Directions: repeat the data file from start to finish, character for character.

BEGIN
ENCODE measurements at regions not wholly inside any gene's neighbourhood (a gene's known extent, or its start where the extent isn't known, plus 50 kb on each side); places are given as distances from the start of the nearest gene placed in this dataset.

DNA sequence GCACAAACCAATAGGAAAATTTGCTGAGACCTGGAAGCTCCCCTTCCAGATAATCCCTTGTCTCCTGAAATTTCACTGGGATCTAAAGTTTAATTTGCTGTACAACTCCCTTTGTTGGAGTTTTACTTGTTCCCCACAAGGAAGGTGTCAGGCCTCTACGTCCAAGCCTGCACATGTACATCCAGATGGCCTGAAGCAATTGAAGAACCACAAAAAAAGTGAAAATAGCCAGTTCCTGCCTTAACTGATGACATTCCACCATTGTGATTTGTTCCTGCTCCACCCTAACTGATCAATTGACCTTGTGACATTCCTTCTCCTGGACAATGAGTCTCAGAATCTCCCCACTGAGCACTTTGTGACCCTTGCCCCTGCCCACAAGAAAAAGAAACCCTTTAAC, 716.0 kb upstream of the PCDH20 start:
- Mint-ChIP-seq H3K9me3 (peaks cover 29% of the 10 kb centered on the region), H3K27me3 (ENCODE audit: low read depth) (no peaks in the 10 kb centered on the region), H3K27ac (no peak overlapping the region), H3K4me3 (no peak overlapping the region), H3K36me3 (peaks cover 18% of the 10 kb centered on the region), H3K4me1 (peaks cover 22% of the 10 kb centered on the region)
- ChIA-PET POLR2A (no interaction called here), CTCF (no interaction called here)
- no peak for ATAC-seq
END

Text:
ENCODE measurements at regions not wholly inside any gene's neighbourhood (a gene's known extent, or its start where the extent isn't known, plus 50 kb on each side); places are given as distances from the start of the nearest gene placed in this dataset.

DNA sequence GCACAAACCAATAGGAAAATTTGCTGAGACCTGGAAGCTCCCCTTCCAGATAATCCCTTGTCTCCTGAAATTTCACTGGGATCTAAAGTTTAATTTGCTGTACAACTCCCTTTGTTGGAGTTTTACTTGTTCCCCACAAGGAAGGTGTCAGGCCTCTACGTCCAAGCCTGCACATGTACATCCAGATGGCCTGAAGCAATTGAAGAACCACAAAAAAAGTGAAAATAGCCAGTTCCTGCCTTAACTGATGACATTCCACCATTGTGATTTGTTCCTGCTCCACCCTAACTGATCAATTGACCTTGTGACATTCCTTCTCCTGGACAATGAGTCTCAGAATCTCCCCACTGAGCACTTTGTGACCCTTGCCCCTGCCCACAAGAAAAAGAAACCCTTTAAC, 716.0 kb upstream of the PCDH20 start:
- Mint-ChIP-seq H3K9me3 (peaks cover 29% of the 10 kb centered on the region), H3K27me3 (ENCODE audit: low read depth) (no peaks in the 10 kb centered on the region), H3K27ac (no peak overlapping the region), H3K4me3 (no peak overlapping the region), H3K36me3 (peaks cover 18% of the 10 kb centered on the region), H3K4me1 (peaks cover 22% of the 10 kb centered on the region)
- ChIA-PET POLR2A (no interaction called here), CTCF (no interaction called here)
- no peak for ATAC-seq